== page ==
Adam F. Brufsky, MD, PhD, discusses the differences between biosimilars and biologics, incentives for biosimilar use, and investigational agents on the horizon.
Adam M. Brufsky, MD, PhD
There are many misconceptions about biosimilars in oncology, which may be attributed to a lack of information and education, explained Adam M. Brufsky, MD, PhD.
In 2015, the FDA approved the first biosimilar, filgrastim-sndz (Zarxio) for all 5 indications of reference filgrastim. Several biosimilars have since been approved. In September 2017, the FDA approved ABP-215 (bevacizumab-awwb; Mvasi), a biosimilar for bevacizumab (Avastin) for adult patients with colorectal, lung, brain, kidney, and cervical cancers.
Shortly after, MYL-1401O (Ogivri; trastuzumab-dkst) was approved as a biosimilar for trastuzumab (Herceptin) with indications in HER2-positive patients with breast cancer or metastatic gastric/gastroesophageal junction adenocarcinoma in December 2017.
As more of these agents come to market, Brufsky explained that the conversation on biosimilars will take precedence as cancer care becomes increasingly interdependent on the costs of therapy.
In an interview with OncLive, Brufsky, professor of medicine, associate chief, Division of Hematology/Oncology, co-director, Comprehensive Breast Cancer Center, associate director, Clinical Investigation, University of Pittsburgh, discussed the differences between biosimilars and biologics, incentives for biosimilar use, and investigational agents on the horizon.Brufsky: It's hard to know, but it's interesting. People are getting more used to them. The conversation is still the way it was a couple years ago. I don't think people really understand exactly what a biosimilar is. It truly has to be similar by very specific FDA criteria; it can't be superior. It has to be the same. That's a conversation we're starting to have more as some of these more sophisticated biosimilars in oncology, such as those for trastuzumab or rituximab come to market. Right now, we have a biosimilar for the G-CSF analog filgrastim-sndz. Fairly soon, we're going to have a biosimilar for pegylated G-CSF, so the conversation is going to get a little more intense as time goes on.It can come from pharmaceutical companies, but it really should be coming from oncologists and thought leaders. The people who understand and have experience with getting biosimilars developed and approved are the kind of people who should be doing a lot of this education.The misconception is that they somehow could be superior. Why aren't they superior when you compare them? Why should I use this drug [if it's not superior?] The thing that has to be overcome is that it's not supposed to be superior. If in fact it is superior, it has to go through a different pathway to be approved. That is something that's not as much of a misconception as it is a concept that people need to understand. That is probably the biggest misconception.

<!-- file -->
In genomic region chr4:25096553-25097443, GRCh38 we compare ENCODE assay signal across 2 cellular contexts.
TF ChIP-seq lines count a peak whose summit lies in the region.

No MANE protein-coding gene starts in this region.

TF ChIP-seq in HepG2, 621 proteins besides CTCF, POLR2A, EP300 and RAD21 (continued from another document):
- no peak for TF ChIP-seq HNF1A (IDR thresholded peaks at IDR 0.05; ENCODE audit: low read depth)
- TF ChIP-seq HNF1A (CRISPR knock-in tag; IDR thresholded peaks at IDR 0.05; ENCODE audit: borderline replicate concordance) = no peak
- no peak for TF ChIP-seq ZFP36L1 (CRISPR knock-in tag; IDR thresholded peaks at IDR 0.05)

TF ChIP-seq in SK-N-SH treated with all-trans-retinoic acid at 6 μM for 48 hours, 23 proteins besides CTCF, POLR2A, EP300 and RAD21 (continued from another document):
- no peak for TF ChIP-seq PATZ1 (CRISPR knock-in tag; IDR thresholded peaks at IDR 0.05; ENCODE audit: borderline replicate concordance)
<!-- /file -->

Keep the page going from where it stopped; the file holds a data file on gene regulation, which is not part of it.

People still feel that somehow, biosimilars are “bioinferiors.” How do you know they are really the same? We have all these data and they look kind of the same, but biologics are very complicated. How do we really know? It's getting that degree of confidence to give biosimilars that needs to be reinforced.Without a doubt, it is price. Why? They're similar drugs. They're biosimilars. They're supposed to be as similar as possible. What other differential is there? Anything that drives down the cost of cancer care is a good thing.I don't know. The more you have, the more reductions you're going to get if you're competing on price. That's the edge of substitution. Thirty percent is just at the edge. You can't get less than that. Ten percent or 15% is not going to work. It's going to have to be about 25%, 30%, or more. The drive is cost. That's what everybody has to understand. Hopefully, it will drive the originator product down, too, and that's only for everybody's benefit.It's going to be a really interesting question. I hope it's going to be collaboration between oncologists, pharmacists, and payers, but I have a feeling the payers will dictate it in some cases. For example, with filgrastim-sndz—the [biosimilar] that we are all familiar with in oncology right now—it is pretty much dictated by the payers. It works just as well as the name brand, as far as I'm concerned. I hope it's a collaboration, but I suspect it will be imposed.As far as I'm concerned, there is no [incentive] other than that's what the payers require. If you have an integrated health system—either a vertical health system or an Accountable Care Organization–you are going to want to deliver the same amount of care at a lower cost. There is an incentive there.They all look pretty good as far as I'm concerned. They look pretty similar though it's interesting that the delay in getting these to market has more to do with the manufacturing process of the biosimilar and the satisfaction of the FDA than the actual clinical data. Clearly, there is going to be a trastuzumab biosimilar [available] next year, and, likely within the next 18 months or sooner, there will be a bevacizumab biosimilar [available]. Biosimilar rituximab is around. There are quite a few.Someone will make a stab at any fairly sophisticated drug with potential for cost reductions. The real issue here is having processes in place to ensure it's really the same drug [as their biologics]. We are confident in the FDA, but once you get outside of the United States and perhaps Western Europe, I'm not sure regulatory regimes are as strong as they are here. It's going to be interesting to see what happens when these things are marketed outside of the Western countries.I do. The FDA approval process is different than the European Medicines Agency. It's not a question of proponent, but more of a question of the difference in process. Pharmaceutical companies have been a little bit less aggressive in the United States than in Europe.